Summary of Francis Bacon
Francis Bacon produced some of the most iconic images of wounded and traumatized humanity in post-war art. Borrowing inspiration from Surrealism, film, photography, and the Old Masters, he forged a distinctive style that made him one of the most widely recognized exponents of figurative art in the 1940s and 1950s. Bacon concentrated his energies on portraiture, often depicting habitues of the bars and clubs of London's Soho neighborhood. His subjects were always portrayed as violently distorted, almost slabs of raw meat, that are isolated souls imprisoned and tormented by existential dilemmas. One of the most successful British painters of the 20th century, Bacon's reputation was elevated further during the "art world's" widespread return to painting in the 1980s, and after his death he became regarded by some as one of the world's most important painters.
- Bacon's canvases communicate powerful emotions - whole tableaux seem to scream, not just the people depicted on them. This ability to create such powerful statements were foundational for Bacon's unique achievement in painting.
- Surrealism, and in particular biomorphism, shaped the style of Three Studies for Figures at the Base of a Crucifixion (1944), the work that launched Bacon's reputation when it was exhibited in London in the final weeks of World War II. The work established many of the themes that would occupy the rest of his career, namely humanity's capacity for self-destruction and its fate in an age of global war.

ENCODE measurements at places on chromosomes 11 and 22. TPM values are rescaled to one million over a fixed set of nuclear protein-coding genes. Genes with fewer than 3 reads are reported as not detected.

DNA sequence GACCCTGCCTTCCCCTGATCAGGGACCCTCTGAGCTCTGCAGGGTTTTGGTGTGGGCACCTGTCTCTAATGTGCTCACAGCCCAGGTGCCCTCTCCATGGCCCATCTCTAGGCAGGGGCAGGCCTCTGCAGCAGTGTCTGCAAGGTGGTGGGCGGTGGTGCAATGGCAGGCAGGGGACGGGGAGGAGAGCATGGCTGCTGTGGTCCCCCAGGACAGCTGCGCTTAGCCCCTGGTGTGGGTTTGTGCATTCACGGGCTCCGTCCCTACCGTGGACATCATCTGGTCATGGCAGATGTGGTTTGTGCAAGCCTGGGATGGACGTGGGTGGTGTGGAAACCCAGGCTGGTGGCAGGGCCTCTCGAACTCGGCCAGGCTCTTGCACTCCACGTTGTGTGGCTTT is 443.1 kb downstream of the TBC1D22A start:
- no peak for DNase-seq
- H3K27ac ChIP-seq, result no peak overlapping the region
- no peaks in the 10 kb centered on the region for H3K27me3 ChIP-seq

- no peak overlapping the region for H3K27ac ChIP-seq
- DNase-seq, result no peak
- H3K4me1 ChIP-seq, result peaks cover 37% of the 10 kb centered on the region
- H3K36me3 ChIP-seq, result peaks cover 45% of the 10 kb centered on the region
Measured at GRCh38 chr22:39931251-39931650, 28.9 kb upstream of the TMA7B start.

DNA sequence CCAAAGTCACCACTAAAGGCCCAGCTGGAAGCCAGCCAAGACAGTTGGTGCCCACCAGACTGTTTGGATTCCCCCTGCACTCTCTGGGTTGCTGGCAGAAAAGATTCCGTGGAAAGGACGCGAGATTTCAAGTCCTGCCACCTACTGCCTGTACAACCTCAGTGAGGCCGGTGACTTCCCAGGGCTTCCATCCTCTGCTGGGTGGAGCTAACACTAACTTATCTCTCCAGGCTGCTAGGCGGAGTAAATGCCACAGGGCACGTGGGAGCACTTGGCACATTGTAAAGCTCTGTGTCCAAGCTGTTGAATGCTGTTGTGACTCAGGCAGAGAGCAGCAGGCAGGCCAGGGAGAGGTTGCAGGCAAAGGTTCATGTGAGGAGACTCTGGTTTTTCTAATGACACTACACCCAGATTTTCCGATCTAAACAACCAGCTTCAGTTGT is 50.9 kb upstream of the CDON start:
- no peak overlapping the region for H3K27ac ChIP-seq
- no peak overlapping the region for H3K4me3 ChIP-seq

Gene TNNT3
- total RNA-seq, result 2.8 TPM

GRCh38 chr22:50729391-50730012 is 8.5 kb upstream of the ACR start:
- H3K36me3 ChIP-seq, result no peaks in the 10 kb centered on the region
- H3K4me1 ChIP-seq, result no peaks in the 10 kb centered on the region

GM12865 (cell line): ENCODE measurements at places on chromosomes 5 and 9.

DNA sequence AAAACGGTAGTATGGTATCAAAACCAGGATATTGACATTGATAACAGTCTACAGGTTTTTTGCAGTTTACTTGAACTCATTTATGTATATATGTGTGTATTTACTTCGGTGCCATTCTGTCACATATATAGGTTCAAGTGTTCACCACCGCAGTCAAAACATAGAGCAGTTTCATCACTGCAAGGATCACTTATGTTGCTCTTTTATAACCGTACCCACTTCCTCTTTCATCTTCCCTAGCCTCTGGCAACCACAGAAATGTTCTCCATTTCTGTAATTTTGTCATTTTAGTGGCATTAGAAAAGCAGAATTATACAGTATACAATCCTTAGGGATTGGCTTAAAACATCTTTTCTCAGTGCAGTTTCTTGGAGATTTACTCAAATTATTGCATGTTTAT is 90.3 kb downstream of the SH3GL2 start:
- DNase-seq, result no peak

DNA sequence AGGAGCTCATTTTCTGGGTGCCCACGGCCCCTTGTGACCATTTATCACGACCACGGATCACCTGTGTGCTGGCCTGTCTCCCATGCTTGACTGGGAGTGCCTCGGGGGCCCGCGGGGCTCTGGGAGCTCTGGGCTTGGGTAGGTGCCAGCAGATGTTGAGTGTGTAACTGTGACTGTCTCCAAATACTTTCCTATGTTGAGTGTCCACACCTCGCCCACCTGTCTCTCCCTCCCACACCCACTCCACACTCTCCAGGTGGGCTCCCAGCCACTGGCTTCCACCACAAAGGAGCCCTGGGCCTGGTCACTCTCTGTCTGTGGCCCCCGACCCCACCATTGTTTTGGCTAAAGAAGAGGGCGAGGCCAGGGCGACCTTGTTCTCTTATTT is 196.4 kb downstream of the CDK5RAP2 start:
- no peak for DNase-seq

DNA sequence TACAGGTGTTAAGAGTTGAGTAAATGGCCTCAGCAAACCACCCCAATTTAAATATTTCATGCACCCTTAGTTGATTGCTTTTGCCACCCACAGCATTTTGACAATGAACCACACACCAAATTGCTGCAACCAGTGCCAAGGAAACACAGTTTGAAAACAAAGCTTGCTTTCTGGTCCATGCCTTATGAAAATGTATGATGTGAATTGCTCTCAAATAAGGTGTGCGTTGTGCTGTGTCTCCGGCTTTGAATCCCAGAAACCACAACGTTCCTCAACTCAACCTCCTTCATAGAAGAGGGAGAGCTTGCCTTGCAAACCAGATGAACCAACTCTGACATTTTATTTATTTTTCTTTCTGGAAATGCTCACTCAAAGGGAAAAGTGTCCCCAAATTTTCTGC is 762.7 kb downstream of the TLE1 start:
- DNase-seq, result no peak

- Bacon established his mature style in the late 1940s when he evolved his earlier Surrealism into an approach that borrowed from depictions of motion in film and photography, in particular the studies of figures in action produced by the early photographer Eadweard Muybridge. From these Bacon not only pioneered new ways to suggest movement in painting, but to bring painting and photography into a more coherent union.
- Although Bacon's success rested on his striking approach to figuration, his attitudes toward painting were profoundly traditional. The Old Masters were an important source of inspiration for him, particularly Diego Velazquez's Portrait of Pope Innocent X (c.1650) which Bacon used as the basis for his own famous series of "screaming popes." At a time when many lost faith in painting, Bacon maintained his belief in the importance of the medium, saying of his own working that his own pictures "deserve either the National Gallery or the dustbin, with nothing in between."
Biography of Francis Bacon
Born in Dublin, Francis Bacon was named after his famous ancestor, the English philosopher and scientist. His father, Edward, served in the army and later took a job in the War Office during World War I. In an interview with critic David Sylvester, Bacon attributed the connotations of violence in his paintings to the turbulent circumstances of his early life. A British regiment was stationed near his childhood home, and he remembered constantly hearing soldiers practicing maneuvers. Naturally, his father's position in the War Office alerted him to the threat of violence at an early age. Returning to Dublin after the war, he came of age amidst the early campaigns of the Irish nationalist movement.